Mike Huckabee on Thursday attempted to issue a corrective to the prevailing narrative around GOP policy in recent years: Republicans aren't waging a war on women, they are waging a war for women!
“I think it’s time Republicans no longer accept listening to the Democrats talk about a 'war on women,'" Huckabee said during a speech at the Republican National Committee's winter meeting. "The fact is the Republicans don’t have a war on women, they have a war for women, to empower them to be something other than victims of their gender.”
Huckabee then denounced politicians who support reproductive rights for treating women as though they are "helpless without Uncle Sugar coming in and providing them for them a prescription each month for birth control because they cannot control their libido or their reproductive system without the help of government.”
Plenty of women use birth control to regulate their fertility and take control of their sex lives, while others use it for reasons that have nothing to do with unplanned pregnancy or casual sex. This seems to trouble very few people who are not elected Republican officials or daytime radio personalities.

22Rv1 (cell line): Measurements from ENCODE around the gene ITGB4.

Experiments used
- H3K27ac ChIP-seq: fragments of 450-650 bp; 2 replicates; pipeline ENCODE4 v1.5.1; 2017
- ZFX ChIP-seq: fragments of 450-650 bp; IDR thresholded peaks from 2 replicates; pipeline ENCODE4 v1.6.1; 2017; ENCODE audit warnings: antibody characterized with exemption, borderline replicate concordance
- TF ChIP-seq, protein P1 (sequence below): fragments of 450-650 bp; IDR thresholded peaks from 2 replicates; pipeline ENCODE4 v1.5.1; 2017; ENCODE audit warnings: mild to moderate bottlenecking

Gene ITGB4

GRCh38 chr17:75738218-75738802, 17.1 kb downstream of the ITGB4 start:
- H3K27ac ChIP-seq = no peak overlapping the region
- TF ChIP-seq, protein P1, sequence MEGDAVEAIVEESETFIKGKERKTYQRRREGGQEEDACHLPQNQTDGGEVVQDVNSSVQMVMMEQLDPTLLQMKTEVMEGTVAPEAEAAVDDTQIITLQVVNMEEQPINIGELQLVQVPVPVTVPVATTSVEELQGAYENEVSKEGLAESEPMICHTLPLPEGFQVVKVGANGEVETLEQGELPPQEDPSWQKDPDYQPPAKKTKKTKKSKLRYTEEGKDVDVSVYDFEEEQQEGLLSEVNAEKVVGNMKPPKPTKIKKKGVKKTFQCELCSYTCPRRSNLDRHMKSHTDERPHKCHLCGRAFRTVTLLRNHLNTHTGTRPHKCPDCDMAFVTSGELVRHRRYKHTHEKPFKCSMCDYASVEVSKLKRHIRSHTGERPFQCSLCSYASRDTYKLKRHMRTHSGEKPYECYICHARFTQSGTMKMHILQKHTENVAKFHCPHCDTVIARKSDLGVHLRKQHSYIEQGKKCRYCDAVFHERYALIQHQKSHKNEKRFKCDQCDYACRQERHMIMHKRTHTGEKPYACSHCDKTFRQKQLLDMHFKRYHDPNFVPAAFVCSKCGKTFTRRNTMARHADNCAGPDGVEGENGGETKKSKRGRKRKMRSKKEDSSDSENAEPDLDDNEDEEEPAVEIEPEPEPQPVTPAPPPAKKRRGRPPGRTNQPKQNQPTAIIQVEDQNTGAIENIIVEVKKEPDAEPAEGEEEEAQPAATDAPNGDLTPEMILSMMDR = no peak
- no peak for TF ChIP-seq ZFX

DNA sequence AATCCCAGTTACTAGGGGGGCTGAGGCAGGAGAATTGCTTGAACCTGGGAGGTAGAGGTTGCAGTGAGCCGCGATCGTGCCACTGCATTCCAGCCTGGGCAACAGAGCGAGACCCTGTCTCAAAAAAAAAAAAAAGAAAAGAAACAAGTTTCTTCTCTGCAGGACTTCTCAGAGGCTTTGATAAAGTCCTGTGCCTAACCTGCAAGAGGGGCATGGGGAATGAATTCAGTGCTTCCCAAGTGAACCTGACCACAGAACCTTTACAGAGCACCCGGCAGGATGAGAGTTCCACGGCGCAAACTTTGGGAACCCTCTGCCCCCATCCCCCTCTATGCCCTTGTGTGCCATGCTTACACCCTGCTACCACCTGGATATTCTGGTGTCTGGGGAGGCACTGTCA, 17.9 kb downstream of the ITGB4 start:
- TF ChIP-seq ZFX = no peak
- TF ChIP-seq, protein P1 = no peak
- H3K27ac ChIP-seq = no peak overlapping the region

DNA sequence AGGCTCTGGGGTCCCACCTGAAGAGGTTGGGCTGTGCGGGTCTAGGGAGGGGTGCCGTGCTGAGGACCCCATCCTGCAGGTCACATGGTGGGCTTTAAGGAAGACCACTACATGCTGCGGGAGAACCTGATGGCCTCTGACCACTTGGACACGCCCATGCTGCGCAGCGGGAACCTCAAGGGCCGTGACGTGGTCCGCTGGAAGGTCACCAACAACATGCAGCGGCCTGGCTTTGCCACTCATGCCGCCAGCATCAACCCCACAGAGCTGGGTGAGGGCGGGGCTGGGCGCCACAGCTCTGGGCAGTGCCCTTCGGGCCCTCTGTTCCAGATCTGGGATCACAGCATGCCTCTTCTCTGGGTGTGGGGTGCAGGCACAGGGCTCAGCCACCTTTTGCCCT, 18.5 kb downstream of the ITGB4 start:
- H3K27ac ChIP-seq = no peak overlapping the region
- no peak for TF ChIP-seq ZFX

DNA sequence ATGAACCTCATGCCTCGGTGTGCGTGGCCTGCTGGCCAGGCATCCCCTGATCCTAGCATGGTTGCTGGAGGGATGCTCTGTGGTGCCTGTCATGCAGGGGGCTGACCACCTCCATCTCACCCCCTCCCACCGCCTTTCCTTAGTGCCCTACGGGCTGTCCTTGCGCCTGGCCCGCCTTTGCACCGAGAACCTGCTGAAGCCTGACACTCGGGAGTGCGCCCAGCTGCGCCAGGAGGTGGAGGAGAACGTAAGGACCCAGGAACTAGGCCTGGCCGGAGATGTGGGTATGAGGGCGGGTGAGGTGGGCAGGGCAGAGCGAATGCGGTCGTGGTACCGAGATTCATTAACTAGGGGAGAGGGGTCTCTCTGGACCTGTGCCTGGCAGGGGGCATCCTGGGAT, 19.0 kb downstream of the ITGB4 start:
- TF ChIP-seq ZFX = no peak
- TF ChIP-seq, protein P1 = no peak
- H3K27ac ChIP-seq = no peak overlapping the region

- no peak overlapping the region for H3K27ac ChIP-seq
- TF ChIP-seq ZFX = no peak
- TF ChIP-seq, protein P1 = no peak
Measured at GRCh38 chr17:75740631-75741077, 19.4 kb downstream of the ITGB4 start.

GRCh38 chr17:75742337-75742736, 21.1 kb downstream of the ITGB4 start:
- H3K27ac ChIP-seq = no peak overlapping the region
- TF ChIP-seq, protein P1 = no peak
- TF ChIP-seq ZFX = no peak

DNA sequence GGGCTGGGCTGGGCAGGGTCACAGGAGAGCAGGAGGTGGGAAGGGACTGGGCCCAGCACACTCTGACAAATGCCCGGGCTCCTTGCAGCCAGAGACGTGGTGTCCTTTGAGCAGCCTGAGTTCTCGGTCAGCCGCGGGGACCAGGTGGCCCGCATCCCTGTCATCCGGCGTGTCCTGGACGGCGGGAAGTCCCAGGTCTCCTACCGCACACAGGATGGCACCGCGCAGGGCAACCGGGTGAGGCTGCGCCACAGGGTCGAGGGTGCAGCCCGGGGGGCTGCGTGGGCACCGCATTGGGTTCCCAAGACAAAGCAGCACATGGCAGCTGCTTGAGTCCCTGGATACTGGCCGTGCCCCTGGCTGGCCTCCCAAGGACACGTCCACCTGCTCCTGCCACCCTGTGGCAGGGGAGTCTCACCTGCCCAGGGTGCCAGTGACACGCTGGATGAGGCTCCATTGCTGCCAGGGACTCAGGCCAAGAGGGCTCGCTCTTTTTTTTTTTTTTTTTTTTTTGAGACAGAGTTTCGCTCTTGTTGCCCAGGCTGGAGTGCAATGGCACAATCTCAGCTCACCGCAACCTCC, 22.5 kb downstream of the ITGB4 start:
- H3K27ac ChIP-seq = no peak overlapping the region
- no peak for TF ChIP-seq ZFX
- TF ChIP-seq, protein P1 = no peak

Beyond that, to argue that denying women comprehensive health coverage -- that they pay for -- is somehow empowering to women is, of course, complete nonsense. (As is the mirror conservative talking point that gutting social safety net programs like unemployment insurance and food assistance programs "helps" people who are struggling.) It is also especially rich for a deeply anti-choice Republican like Huckabee to pay lip service to the idea that the government should stay out of women's reproductive health decisions. It's also especially especially rich to make these remarks at a meeting that was reschedule in order to accommodate member attendance at an annual march against abortion rights.
But Huckabee's "war for women" is certainly the punchiest bit of branding the party has come up with since its latest effort to convince women voters that Republicans think they are people.